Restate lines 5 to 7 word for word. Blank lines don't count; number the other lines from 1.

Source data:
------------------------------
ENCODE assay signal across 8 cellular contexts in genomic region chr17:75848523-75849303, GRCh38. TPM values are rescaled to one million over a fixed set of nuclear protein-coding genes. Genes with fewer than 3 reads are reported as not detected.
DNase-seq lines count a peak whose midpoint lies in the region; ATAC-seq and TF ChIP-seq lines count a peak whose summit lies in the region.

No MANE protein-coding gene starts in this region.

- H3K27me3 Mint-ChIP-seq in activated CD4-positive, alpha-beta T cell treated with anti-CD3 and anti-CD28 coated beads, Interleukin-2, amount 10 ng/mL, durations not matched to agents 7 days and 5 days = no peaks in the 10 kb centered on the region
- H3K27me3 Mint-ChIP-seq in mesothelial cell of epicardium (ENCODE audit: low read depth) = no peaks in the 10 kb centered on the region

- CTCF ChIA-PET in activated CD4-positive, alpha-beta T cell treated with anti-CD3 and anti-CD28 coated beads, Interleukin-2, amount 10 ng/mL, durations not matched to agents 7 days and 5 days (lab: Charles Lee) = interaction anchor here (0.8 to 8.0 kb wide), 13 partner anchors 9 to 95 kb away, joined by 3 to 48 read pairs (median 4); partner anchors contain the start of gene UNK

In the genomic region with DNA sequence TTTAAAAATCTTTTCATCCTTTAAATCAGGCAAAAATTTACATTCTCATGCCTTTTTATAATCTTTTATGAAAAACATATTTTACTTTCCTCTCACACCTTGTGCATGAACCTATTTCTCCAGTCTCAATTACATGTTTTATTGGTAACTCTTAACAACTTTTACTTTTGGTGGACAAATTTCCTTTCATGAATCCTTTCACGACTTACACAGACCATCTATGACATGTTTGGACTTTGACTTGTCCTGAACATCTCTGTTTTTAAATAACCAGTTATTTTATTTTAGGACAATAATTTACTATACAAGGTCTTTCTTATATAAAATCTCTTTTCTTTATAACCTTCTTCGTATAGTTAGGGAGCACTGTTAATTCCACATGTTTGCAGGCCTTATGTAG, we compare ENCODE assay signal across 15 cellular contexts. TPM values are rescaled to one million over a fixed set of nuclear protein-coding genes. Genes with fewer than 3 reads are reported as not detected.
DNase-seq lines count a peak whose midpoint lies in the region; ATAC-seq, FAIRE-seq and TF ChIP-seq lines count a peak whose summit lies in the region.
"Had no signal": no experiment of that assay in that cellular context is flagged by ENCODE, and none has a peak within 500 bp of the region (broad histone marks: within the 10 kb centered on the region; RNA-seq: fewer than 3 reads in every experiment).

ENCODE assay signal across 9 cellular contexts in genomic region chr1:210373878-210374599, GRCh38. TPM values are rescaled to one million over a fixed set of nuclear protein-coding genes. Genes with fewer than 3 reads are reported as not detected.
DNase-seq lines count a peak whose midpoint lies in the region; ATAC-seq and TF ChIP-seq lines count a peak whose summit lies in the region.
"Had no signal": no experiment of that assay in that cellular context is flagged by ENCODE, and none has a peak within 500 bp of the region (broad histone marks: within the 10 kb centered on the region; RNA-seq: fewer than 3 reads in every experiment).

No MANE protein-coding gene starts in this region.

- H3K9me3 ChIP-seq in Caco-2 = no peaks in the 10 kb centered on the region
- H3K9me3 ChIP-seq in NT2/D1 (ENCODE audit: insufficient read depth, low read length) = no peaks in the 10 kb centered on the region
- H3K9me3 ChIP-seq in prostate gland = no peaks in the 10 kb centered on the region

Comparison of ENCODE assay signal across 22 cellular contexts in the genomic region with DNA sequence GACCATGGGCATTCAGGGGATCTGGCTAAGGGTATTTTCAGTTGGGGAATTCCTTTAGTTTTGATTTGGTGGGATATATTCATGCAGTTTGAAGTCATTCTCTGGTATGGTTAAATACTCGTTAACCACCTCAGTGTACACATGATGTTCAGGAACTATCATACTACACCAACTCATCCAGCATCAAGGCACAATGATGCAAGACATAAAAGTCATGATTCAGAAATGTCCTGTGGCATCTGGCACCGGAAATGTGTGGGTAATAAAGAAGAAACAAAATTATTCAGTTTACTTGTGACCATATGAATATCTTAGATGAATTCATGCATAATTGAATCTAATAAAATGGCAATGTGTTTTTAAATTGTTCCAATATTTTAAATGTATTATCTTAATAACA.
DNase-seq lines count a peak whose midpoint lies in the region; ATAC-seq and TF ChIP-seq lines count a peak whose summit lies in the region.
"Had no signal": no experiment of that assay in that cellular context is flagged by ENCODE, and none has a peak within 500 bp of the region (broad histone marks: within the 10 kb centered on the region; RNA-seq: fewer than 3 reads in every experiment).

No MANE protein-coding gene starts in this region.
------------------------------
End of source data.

- H3K27me3 Mint-ChIP-seq in mesothelial cell of epicardium (ENCODE audit: low read depth) = no peaks in the 10 kb centered on the region

- CTCF ChIA-PET in activated CD4-positive, alpha-beta T cell treated with anti-CD3 and anti-CD28 coated beads, Interleukin-2, amount 10 ng/mL, durations not matched to agents 7 days and 5 days (lab: Charles Lee) = interaction anchor here (0.8 to 8.0 kb wide), 13 partner anchors 9 to 95 kb away, joined by 3 to 48 read pairs (median 4); partner anchors contain the start of gene UNK

In the genomic region with DNA sequence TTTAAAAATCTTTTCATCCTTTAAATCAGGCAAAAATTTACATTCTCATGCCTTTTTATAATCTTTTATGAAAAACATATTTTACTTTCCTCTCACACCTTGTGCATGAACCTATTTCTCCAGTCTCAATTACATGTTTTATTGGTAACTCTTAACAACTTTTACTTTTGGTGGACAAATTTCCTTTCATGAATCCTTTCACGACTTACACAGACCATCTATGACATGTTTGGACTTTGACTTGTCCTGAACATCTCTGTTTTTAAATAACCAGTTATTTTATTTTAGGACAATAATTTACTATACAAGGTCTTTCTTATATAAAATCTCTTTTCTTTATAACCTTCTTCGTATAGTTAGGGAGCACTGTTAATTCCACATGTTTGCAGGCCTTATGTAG, we compare ENCODE assay signal across 15 cellular contexts. TPM values are rescaled to one million over a fixed set of nuclear protein-coding genes. Genes with fewer than 3 reads are reported as not detected.